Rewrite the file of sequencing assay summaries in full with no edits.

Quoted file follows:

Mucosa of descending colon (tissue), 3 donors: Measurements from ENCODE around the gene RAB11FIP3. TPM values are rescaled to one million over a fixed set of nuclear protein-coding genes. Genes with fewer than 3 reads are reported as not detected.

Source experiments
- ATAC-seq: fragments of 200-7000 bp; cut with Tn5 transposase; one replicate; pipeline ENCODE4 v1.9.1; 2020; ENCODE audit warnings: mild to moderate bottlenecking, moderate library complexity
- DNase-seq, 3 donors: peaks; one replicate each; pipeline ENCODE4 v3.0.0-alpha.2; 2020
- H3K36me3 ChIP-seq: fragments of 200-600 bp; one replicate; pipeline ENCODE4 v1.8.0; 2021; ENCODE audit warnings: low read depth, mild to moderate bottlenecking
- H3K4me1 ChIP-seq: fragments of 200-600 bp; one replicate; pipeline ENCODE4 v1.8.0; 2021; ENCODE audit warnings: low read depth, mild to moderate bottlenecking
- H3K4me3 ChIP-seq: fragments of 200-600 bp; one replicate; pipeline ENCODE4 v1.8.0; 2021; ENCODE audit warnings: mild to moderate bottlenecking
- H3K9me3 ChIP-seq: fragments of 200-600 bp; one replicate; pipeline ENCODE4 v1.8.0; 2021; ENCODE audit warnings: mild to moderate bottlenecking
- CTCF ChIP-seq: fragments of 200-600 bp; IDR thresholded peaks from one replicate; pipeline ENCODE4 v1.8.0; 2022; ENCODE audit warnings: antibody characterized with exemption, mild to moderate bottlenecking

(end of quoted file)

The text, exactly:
Mucosa of descending colon (tissue), 3 donors: Measurements from ENCODE around the gene RAB11FIP3. TPM values are rescaled to one million over a fixed set of nuclear protein-coding genes. Genes with fewer than 3 reads are reported as not detected.

Source experiments
- ATAC-seq: fragments of 200-7000 bp; cut with Tn5 transposase; one replicate; pipeline ENCODE4 v1.9.1; 2020; ENCODE audit warnings: mild to moderate bottlenecking, moderate library complexity
- DNase-seq, 3 donors: peaks; one replicate each; pipeline ENCODE4 v3.0.0-alpha.2; 2020
- H3K36me3 ChIP-seq: fragments of 200-600 bp; one replicate; pipeline ENCODE4 v1.8.0; 2021; ENCODE audit warnings: low read depth, mild to moderate bottlenecking
- H3K4me1 ChIP-seq: fragments of 200-600 bp; one replicate; pipeline ENCODE4 v1.8.0; 2021; ENCODE audit warnings: low read depth, mild to moderate bottlenecking
- H3K4me3 ChIP-seq: fragments of 200-600 bp; one replicate; pipeline ENCODE4 v1.8.0; 2021; ENCODE audit warnings: mild to moderate bottlenecking
- H3K9me3 ChIP-seq: fragments of 200-600 bp; one replicate; pipeline ENCODE4 v1.8.0; 2021; ENCODE audit warnings: mild to moderate bottlenecking
- CTCF ChIP-seq: fragments of 200-600 bp; IDR thresholded peaks from one replicate; pipeline ENCODE4 v1.8.0; 2022; ENCODE audit warnings: antibody characterized with exemption, mild to moderate bottlenecking